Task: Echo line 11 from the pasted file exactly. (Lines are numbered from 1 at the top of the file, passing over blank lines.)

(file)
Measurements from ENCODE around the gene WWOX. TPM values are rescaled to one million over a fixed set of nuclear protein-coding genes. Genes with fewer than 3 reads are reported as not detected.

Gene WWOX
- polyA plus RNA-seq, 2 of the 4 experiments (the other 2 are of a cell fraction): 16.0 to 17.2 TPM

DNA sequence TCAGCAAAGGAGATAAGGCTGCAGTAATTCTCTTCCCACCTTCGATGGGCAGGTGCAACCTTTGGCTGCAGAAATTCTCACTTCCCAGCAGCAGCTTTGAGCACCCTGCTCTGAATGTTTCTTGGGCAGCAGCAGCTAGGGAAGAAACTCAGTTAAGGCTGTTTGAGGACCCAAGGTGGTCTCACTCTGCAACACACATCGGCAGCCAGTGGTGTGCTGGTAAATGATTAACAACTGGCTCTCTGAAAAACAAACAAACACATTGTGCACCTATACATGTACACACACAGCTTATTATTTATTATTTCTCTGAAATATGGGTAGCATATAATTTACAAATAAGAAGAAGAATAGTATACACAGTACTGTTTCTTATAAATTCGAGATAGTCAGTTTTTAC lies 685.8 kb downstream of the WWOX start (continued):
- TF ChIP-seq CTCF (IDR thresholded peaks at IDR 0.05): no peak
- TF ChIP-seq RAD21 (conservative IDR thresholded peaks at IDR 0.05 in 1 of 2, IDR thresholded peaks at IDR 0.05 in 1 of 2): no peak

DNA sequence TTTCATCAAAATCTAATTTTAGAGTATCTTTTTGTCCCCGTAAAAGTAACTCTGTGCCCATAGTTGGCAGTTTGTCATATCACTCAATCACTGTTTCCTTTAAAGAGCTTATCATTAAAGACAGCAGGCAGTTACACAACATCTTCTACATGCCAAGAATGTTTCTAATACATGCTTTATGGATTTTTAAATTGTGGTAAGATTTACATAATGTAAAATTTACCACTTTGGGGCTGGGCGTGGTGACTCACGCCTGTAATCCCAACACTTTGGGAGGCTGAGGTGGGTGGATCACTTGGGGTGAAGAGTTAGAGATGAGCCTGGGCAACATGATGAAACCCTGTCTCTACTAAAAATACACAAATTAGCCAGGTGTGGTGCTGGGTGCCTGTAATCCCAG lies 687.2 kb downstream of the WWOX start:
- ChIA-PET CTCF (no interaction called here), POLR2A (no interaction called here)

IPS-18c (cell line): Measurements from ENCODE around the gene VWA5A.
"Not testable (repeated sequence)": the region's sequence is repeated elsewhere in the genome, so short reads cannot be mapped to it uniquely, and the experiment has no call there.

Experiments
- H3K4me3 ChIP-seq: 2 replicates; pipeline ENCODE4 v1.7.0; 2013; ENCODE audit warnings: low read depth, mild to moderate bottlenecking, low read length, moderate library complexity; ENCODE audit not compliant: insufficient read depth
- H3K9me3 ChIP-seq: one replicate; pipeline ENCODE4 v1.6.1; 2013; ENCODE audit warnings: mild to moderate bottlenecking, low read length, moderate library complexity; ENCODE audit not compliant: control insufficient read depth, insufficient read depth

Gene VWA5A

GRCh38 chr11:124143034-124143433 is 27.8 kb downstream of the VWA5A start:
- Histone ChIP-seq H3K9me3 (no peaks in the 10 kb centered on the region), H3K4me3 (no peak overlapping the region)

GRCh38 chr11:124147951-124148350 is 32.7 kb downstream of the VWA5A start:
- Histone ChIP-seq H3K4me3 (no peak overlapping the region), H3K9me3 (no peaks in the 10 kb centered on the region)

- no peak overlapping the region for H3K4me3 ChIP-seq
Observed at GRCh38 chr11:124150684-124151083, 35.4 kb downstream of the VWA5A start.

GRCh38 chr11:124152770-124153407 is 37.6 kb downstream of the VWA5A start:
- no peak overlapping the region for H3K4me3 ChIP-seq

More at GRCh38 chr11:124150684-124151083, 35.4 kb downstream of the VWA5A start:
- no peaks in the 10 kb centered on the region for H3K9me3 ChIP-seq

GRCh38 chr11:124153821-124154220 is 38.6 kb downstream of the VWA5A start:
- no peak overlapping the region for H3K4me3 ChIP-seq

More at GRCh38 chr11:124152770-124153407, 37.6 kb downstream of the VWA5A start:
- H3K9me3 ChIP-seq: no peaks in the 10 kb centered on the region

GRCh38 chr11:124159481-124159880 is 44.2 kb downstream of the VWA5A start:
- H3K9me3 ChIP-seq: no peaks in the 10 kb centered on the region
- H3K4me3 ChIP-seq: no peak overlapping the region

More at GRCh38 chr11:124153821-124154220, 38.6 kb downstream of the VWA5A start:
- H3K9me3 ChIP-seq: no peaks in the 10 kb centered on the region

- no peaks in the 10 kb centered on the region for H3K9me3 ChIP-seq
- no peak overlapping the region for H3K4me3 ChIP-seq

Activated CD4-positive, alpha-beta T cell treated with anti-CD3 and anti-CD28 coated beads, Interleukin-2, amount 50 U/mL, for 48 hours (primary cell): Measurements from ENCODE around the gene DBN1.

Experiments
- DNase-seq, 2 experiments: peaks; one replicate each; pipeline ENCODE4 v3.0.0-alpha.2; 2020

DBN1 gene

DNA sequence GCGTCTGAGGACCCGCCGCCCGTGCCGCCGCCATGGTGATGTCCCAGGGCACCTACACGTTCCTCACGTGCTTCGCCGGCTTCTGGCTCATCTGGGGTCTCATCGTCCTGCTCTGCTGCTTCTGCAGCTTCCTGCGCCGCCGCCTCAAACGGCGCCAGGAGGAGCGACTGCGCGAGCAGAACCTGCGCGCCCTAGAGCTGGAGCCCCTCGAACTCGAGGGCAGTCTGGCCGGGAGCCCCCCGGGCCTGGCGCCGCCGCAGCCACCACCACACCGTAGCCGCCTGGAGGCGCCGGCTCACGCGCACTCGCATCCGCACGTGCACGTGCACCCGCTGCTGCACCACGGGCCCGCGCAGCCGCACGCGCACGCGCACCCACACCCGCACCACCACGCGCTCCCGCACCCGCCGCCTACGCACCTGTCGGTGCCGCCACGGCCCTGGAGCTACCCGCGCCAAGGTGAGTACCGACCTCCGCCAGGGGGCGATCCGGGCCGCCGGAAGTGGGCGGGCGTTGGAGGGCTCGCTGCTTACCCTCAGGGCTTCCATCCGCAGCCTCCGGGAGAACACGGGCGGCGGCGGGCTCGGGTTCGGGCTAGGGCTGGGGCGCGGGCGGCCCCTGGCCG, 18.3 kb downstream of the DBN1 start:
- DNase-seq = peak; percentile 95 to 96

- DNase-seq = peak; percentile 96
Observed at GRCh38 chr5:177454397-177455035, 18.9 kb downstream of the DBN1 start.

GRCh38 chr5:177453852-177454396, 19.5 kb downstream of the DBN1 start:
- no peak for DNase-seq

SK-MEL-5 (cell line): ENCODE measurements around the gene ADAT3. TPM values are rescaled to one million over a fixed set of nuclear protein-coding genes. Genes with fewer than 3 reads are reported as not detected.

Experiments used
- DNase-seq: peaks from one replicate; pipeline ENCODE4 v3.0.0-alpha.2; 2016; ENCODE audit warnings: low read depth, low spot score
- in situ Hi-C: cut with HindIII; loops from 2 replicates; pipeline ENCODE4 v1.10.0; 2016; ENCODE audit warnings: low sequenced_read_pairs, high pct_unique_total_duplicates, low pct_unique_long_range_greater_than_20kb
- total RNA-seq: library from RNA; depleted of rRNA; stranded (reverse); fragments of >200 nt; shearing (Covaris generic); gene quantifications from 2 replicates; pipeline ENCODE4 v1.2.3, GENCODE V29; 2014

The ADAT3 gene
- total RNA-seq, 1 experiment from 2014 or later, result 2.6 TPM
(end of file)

Experiments